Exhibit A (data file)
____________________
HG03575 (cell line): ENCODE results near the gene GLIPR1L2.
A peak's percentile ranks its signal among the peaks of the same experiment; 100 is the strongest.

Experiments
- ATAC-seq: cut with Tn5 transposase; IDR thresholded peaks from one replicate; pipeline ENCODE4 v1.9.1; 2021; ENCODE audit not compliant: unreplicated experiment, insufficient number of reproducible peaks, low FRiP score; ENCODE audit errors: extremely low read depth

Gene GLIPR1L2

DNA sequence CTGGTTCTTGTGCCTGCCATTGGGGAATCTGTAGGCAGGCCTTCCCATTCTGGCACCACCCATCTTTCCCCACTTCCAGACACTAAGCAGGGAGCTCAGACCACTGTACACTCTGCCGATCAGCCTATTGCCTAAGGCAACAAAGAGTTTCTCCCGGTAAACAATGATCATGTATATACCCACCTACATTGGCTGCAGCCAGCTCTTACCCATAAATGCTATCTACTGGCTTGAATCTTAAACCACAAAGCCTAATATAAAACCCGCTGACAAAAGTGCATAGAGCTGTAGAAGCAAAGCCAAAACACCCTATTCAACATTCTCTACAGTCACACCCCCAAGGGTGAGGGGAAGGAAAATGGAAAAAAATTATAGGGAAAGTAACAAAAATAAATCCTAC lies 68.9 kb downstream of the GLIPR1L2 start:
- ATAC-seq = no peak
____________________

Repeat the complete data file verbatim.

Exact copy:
HG03575 (cell line): ENCODE results near the gene GLIPR1L2.
A peak's percentile ranks its signal among the peaks of the same experiment; 100 is the strongest.

Experiments
- ATAC-seq: cut with Tn5 transposase; IDR thresholded peaks from one replicate; pipeline ENCODE4 v1.9.1; 2021; ENCODE audit not compliant: unreplicated experiment, insufficient number of reproducible peaks, low FRiP score; ENCODE audit errors: extremely low read depth

Gene GLIPR1L2

DNA sequence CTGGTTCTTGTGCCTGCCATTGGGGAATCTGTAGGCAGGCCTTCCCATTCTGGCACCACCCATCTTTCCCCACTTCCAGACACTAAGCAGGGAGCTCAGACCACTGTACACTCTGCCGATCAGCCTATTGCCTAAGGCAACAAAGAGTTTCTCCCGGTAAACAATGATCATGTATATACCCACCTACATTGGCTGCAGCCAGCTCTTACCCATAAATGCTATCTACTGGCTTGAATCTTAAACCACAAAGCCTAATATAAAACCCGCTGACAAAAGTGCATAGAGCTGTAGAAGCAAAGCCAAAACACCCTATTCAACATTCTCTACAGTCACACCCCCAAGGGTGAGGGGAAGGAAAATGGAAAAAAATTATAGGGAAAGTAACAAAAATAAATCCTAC lies 68.9 kb downstream of the GLIPR1L2 start:
- ATAC-seq = no peak